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Systematic Review (SR) Service: Critical Appraisal

Collaborate with a MSK Research Informationist to publish your Systematic Review.

About Critical Appraisal

After the Research Informationist completes the literature search for a Systematic Review, the next step for the researcher is Critical Appraisal. Critical appraisal involves the thorough evaluation of search results to identify the best articles on your topic. Critical Appraisal Tools (CATs) can help. Some of these tools are identified in the box to the right. 

You will probably want to assign a 'level of evidence' and quality score using the tool most appropriate for your topic.

Critical Appraisal Organizations & Tools

  • AGREE (Appraisal of Guidelines, Research and Evaluation in Europe) - international collaboration of researchers and policy makers who seek to improve the quality and effectiveness of clinical practice guidelines.
  • CASP - Critical Appraisal Skills Programme. This resource is produced by Solutions for Public Health (SPH), a not-for-profit NHS public health organisation in the UK.  Product strength is that it provides a different evaluation tool for different types of research studies, which is important since search results will usually have a variety of study types.
  • CATmaker - A computer-assisted critical appraisal open source tool which helps you create critically appraised topics for key articles you encounter about Therapy, Diagnosis, Prognosis, Aetiology/Harm, and Systematic Reviews of Therap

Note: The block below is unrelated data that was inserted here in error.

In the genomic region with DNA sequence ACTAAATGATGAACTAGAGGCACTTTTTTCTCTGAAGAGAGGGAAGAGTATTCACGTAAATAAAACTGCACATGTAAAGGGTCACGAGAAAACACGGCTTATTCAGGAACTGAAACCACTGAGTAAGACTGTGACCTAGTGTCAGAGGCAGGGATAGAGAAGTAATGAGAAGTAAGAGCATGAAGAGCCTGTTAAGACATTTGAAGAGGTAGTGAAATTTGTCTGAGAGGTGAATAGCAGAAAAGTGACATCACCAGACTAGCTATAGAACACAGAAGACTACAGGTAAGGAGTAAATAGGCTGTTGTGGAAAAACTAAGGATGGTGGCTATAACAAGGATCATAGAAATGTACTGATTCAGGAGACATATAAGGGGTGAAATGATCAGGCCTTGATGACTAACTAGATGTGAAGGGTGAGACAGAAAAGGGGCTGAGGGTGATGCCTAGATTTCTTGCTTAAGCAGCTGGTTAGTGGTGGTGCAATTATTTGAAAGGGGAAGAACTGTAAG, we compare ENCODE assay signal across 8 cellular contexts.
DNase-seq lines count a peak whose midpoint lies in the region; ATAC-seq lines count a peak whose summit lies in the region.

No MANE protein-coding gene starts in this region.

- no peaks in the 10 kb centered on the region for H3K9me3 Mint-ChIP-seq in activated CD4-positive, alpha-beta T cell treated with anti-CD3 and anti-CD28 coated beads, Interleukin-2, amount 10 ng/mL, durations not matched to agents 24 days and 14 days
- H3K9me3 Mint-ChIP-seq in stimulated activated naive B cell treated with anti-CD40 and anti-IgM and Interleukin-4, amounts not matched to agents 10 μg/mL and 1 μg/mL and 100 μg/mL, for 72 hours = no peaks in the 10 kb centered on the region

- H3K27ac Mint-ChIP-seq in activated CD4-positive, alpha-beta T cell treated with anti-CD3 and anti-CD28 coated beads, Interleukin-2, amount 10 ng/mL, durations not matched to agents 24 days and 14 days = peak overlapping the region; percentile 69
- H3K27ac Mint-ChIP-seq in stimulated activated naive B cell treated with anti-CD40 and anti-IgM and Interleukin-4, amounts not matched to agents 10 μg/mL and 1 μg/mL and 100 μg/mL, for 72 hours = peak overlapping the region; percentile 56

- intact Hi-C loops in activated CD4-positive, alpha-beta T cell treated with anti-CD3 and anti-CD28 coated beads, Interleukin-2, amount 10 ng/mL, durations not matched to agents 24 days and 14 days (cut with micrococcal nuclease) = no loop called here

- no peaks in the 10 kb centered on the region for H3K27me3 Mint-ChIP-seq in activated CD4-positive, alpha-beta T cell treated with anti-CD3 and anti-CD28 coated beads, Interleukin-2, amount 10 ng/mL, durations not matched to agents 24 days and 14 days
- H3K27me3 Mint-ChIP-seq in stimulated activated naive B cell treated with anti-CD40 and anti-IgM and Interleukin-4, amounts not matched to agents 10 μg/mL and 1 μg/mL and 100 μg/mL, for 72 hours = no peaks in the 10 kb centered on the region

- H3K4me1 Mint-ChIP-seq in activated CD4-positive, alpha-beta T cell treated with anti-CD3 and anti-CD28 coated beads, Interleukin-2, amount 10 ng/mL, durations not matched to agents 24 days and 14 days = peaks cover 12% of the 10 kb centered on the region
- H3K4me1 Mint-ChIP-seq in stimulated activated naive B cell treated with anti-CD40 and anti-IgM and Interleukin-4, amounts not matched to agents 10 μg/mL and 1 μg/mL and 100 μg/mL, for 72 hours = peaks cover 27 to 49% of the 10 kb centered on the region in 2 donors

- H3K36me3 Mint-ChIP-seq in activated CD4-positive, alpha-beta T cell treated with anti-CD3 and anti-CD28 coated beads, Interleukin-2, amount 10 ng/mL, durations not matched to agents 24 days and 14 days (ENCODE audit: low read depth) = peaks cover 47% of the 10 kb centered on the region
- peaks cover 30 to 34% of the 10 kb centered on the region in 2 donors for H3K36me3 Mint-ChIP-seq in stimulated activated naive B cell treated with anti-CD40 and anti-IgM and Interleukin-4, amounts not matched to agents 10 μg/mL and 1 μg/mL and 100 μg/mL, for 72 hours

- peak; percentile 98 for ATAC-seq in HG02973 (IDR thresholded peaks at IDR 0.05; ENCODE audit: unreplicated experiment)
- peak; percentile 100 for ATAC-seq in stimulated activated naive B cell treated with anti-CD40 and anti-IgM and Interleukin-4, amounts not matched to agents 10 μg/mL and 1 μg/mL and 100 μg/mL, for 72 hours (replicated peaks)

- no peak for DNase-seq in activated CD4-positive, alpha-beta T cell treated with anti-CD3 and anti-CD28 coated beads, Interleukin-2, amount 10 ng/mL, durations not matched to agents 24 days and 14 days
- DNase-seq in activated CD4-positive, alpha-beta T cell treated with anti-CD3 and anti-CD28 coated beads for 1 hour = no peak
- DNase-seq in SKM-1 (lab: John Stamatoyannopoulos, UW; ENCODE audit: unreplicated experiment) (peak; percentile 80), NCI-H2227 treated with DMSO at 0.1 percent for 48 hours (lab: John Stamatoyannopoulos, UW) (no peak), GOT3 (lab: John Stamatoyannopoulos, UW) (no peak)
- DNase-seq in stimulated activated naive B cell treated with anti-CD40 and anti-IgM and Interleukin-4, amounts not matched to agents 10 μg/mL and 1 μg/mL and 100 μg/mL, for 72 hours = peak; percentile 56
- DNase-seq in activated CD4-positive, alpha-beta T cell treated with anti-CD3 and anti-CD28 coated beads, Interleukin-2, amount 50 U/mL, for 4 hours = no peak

• CEBM (Centre for Evidence-based Medicine) - Based in Oxford, UK, this centre aims to promote evidence-based health care. and resources to doctors, clinicians, teachers and others interested in learning more about EBM.
  • Centre for Evidence Based Medicine: Critical Appraisal Sheets - Established in Oxford as the first of several UK centres with the aim of promoting evidence-based health care.
  • CONSORT - The main product of this resource is the consort statement, which is an evidence-based, minimum set of recommendations for reporting randomized trials. It offers a standard way for authors to prepare reports of trial findings, facilitating their complete and transparent reporting, and aiding their critical appraisal and interpretation.
  • Downs' and Black's Critical Appraisal Tool - Provides both an overall score for study quality and a numeric score out of a possible 30 points. Contains five sections. Administration of the tool can happen either within a systematic review process, or as a quality assessment tool for individual articles.
  • The Newcastle-Ottawa Scale (NOS) for assessing the quality of nonrandomized studies in meta-analyses - Ongoing collaboration between the Universities of Newcastle, Australia and Ottawa, Canada. This scale was developed to assess the quality of non-randomized studies with its design, content and ease of use directed to the task of incorporating the quality assessments in the interpretation of meta-analytic results.
  • Pragmatic Explanatory Continuum Indicator Summary (PRECIS: a tool to help trial designers - Tool to help researchers/clinicians in making decisions that are consistent with their trial’s stated purpose (validated).